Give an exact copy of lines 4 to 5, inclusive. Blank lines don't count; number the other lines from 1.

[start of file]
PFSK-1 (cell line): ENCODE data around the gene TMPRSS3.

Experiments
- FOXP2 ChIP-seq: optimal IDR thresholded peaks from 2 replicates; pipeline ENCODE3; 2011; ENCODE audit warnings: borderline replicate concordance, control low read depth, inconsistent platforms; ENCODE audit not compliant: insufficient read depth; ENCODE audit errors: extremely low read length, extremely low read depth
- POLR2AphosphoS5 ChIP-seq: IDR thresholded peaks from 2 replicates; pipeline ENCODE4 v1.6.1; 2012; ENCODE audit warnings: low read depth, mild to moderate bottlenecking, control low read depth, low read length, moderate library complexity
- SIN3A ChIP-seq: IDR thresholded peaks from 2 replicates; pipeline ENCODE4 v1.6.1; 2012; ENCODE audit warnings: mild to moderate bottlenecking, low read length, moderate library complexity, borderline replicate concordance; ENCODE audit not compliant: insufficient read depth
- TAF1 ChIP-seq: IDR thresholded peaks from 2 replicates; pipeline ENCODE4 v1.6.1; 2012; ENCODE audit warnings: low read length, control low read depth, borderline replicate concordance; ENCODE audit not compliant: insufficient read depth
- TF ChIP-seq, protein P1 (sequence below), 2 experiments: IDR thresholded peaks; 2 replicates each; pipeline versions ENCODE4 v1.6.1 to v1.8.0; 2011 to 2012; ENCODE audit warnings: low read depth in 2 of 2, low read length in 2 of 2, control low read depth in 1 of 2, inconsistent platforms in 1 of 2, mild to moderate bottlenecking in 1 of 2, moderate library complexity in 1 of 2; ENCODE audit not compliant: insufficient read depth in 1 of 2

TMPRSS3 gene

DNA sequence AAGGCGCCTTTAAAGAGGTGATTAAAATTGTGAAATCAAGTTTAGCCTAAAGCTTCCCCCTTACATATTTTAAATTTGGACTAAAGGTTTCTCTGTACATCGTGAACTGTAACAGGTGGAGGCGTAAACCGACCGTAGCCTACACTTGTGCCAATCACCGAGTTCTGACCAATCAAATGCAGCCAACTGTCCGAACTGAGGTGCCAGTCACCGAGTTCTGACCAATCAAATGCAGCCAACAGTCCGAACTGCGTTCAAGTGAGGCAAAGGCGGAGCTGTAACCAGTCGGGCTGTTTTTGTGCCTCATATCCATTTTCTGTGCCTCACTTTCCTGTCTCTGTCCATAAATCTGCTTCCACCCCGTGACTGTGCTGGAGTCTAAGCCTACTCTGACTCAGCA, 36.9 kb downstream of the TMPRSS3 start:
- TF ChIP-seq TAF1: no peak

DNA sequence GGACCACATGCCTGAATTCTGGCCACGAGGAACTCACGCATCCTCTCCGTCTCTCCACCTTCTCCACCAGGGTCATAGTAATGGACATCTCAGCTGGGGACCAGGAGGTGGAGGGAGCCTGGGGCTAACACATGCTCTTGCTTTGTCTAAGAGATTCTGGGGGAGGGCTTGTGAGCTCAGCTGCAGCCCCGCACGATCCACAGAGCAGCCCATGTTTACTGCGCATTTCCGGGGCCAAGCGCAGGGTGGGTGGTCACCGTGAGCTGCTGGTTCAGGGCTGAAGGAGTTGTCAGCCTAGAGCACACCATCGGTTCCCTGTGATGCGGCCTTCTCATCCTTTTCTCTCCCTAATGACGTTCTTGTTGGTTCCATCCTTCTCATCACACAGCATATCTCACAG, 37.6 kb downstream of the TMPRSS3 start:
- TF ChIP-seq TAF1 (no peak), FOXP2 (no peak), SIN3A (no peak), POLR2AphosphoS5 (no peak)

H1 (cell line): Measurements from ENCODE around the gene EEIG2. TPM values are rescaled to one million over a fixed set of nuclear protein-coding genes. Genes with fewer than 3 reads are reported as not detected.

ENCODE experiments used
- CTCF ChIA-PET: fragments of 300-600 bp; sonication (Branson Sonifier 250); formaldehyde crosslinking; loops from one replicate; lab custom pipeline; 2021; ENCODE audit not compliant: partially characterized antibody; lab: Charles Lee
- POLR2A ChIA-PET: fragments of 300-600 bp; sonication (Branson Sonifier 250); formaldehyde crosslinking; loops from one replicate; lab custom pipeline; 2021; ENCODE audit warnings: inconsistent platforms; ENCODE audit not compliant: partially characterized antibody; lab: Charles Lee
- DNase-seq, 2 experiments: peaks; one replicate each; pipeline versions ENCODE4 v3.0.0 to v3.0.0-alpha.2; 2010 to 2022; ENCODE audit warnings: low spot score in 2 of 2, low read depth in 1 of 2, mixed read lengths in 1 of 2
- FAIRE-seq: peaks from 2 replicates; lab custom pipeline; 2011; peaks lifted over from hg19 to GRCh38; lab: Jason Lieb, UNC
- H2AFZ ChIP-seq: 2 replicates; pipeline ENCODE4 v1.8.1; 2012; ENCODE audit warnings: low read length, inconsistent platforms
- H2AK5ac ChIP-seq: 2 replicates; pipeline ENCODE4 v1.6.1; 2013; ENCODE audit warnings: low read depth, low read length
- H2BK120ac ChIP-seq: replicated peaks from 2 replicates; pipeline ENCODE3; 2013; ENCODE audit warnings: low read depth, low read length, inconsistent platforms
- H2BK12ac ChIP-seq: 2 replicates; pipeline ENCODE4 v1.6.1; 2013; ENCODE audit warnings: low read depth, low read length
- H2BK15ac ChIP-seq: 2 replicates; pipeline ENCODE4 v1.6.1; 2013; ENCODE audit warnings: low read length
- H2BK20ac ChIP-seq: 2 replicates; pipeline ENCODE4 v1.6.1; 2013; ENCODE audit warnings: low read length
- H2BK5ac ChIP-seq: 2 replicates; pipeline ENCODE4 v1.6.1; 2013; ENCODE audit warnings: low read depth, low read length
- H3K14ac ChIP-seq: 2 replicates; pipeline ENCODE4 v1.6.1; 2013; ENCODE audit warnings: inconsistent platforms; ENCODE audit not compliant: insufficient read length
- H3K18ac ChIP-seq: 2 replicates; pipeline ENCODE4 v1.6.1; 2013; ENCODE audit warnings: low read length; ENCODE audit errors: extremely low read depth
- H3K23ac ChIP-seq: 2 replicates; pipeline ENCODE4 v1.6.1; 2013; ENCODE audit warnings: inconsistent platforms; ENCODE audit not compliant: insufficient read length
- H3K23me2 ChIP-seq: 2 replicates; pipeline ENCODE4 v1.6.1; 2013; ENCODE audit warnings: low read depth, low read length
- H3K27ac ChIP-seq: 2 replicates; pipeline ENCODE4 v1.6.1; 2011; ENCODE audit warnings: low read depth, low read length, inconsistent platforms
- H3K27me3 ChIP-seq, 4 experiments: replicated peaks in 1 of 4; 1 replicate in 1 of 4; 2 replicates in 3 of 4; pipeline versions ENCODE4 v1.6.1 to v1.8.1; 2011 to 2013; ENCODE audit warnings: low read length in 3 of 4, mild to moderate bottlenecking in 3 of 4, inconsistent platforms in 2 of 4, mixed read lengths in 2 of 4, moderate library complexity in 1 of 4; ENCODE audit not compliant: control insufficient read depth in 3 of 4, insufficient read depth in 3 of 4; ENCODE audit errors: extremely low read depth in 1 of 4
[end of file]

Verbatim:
- POLR2AphosphoS5 ChIP-seq: IDR thresholded peaks from 2 replicates; pipeline ENCODE4 v1.6.1; 2012; ENCODE audit warnings: low read depth, mild to moderate bottlenecking, control low read depth, low read length, moderate library complexity
- SIN3A ChIP-seq: IDR thresholded peaks from 2 replicates; pipeline ENCODE4 v1.6.1; 2012; ENCODE audit warnings: mild to moderate bottlenecking, low read length, moderate library complexity, borderline replicate concordance; ENCODE audit not compliant: insufficient read depth